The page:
Adagrad adapts the learning rate $$\alpha$$ all along the gradient descent process, by dividing each weight on a quantity based on the sum of the previous squared gradient up to time $$t$$. Therefore, the update will be large for infrequent data samples, and small for frequent ones, which makes it a perfectly suited algorithm for sparse data.

$$\boxed{W^{(i+1)}=W^{(i)}-\frac{\alpha}{\sqrt{G_{i}+\varepsilon}} \odot \nabla_{W} L\left(W^{(i)}\right)}$$

$$\underline{where:}$$

• $$G_{i}$$ is diagonal matrix of size $$\mathbb{R}^{F+1,F+1}$$ containing in each diagonal the sum of the squared gradient of parameter $$w_{i}$$, up until time t.

• $$\varepsilon$$ is a parameter that we add to avoid division by zero, usually fixed to $$10^{-8}$$.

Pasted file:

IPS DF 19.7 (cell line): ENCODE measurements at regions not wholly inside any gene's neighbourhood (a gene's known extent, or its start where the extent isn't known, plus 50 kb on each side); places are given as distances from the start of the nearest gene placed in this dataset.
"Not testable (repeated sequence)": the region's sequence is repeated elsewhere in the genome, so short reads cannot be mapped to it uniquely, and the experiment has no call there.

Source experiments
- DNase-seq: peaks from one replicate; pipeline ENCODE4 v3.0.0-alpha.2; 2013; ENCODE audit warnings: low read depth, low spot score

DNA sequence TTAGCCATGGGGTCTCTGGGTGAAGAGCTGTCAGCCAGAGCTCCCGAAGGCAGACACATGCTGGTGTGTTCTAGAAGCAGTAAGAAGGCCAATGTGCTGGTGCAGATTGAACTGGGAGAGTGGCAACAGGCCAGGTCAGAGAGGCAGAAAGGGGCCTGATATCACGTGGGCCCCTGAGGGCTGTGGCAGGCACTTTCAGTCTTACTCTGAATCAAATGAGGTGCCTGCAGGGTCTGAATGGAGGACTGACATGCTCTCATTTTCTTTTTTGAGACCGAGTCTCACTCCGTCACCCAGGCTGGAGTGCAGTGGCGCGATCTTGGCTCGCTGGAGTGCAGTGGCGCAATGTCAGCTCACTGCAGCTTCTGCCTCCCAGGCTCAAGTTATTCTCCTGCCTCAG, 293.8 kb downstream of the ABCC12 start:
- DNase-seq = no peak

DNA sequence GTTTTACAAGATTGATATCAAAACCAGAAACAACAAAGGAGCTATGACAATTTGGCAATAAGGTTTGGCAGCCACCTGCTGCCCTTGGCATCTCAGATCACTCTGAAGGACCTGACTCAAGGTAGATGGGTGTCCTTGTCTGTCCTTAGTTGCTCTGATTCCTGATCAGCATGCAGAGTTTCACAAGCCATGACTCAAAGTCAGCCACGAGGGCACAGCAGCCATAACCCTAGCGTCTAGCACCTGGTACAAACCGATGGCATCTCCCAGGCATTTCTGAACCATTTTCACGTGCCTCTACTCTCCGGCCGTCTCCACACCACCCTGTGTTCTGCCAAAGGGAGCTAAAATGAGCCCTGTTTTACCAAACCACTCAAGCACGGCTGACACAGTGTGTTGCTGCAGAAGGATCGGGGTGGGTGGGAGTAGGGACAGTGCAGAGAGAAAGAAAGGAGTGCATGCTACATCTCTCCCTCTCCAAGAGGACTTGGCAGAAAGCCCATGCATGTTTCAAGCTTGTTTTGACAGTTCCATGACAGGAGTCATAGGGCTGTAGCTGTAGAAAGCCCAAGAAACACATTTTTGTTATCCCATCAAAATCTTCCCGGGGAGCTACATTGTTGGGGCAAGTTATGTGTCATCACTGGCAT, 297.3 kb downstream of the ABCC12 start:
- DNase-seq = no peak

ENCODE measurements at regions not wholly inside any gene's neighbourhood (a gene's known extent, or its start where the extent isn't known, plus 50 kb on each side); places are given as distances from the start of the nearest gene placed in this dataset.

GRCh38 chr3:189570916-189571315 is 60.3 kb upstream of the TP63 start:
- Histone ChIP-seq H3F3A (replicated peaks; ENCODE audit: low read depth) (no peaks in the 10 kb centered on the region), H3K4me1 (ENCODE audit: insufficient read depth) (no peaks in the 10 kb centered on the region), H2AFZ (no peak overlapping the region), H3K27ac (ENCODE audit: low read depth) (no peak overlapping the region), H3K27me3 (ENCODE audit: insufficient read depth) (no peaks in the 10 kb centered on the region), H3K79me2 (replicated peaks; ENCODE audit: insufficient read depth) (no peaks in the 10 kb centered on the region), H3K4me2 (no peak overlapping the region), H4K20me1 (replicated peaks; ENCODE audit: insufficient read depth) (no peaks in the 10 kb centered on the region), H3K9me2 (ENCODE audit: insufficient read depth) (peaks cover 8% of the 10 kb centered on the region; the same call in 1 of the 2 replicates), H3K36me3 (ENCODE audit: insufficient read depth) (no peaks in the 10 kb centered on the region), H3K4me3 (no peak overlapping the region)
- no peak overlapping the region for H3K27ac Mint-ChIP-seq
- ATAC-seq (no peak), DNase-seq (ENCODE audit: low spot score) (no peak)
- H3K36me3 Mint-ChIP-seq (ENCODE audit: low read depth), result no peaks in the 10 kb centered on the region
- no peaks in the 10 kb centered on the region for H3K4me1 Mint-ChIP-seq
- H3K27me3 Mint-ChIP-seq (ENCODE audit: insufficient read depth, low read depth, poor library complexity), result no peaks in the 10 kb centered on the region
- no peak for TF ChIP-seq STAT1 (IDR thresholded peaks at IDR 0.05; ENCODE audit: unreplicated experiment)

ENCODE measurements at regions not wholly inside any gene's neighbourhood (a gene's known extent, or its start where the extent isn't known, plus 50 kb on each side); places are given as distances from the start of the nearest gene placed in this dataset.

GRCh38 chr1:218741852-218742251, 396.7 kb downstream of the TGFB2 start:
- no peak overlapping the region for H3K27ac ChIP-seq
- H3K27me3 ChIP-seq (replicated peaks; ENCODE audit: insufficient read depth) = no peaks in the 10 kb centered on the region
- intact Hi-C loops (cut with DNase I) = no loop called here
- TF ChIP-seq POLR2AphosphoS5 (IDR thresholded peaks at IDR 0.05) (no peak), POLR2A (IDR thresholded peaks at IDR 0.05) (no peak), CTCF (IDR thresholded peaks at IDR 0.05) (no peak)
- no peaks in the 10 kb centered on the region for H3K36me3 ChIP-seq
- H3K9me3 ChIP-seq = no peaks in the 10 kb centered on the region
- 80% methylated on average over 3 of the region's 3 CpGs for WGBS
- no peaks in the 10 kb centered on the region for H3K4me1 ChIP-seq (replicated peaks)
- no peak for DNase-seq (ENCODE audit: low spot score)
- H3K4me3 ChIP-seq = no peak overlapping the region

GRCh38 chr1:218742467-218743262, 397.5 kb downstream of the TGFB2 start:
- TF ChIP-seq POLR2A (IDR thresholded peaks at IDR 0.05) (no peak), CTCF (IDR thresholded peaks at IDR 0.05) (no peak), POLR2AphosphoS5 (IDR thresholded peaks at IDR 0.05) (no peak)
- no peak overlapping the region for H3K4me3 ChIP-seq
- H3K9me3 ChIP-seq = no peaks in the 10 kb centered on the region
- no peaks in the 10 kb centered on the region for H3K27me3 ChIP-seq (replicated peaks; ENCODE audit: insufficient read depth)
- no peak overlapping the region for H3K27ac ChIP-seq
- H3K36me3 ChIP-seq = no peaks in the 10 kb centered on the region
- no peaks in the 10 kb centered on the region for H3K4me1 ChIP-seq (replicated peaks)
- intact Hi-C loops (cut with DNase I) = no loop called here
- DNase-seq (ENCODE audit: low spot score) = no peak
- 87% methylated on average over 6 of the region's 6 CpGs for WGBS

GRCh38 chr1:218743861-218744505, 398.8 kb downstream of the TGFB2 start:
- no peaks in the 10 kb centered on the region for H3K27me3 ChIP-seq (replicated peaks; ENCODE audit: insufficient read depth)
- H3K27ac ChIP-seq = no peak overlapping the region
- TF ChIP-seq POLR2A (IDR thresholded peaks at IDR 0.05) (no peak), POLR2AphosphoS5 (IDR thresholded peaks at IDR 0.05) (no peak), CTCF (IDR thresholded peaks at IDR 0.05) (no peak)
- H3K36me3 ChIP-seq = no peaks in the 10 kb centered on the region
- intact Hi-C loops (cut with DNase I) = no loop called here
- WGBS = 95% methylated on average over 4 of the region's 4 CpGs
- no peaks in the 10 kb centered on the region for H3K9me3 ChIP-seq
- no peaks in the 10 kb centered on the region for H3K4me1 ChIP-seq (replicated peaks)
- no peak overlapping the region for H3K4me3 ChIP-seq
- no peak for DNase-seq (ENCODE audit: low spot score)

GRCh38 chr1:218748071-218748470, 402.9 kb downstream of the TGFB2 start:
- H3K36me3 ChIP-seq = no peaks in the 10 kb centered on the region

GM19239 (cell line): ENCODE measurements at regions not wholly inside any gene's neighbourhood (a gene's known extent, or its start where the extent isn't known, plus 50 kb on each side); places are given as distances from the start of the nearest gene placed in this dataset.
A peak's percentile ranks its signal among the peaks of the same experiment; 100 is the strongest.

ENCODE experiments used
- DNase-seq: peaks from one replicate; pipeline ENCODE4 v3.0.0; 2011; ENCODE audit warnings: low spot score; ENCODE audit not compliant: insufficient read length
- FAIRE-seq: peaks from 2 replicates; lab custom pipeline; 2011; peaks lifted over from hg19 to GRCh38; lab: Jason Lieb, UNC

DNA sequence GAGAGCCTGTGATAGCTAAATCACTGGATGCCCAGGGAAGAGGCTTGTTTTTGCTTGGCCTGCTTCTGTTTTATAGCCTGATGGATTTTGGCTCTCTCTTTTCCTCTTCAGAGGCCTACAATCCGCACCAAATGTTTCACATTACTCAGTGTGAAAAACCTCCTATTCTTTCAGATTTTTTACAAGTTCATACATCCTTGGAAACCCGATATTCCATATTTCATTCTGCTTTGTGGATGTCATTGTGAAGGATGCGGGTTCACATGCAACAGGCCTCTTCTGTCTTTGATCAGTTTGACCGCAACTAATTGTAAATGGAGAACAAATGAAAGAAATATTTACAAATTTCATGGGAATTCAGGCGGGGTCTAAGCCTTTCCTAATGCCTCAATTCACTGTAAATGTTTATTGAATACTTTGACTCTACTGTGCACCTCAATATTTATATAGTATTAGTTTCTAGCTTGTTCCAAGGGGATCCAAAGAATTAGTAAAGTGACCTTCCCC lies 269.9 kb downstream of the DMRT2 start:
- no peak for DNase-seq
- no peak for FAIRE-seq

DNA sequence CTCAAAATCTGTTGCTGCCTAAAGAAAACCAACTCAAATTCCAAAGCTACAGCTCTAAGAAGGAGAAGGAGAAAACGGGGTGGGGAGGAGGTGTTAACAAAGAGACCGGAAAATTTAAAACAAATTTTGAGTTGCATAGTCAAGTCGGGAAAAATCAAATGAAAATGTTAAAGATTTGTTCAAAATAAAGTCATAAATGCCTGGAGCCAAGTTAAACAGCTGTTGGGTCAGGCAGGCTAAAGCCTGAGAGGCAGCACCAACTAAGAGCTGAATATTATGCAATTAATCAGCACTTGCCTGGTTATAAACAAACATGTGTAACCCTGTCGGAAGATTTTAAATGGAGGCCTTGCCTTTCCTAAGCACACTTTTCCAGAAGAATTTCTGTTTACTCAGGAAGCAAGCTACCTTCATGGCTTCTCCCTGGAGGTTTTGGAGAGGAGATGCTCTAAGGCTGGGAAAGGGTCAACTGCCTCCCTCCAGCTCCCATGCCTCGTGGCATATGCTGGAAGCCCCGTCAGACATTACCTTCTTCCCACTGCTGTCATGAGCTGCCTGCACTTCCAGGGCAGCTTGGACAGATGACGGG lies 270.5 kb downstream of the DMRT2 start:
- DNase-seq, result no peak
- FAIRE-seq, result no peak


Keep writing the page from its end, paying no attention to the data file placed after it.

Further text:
• $$\odot$$ is the element-wise product of matrices.

I have seen in a lot of places that without the square root operation, the algorithm performs much worse, such as https://www.ruder.io/optimizing-gradient-descent/.

So I tried to set up a small experiment with the exponent of the denominator of the learning rate as a hyperparameter. The problem setup is house price prediction, and I am performing stochastic gradient descent with AdaGrad on the California Housing Dataset. Here is what I got.

Now the square root, i.e. 0.5 performs pretty well, but there is no predictable pattern for the others. Has anyone analyzed why the square-root is important, and what advantages it has? 0.8 exponent has a better convergence as it achieves optimum value from the start itself.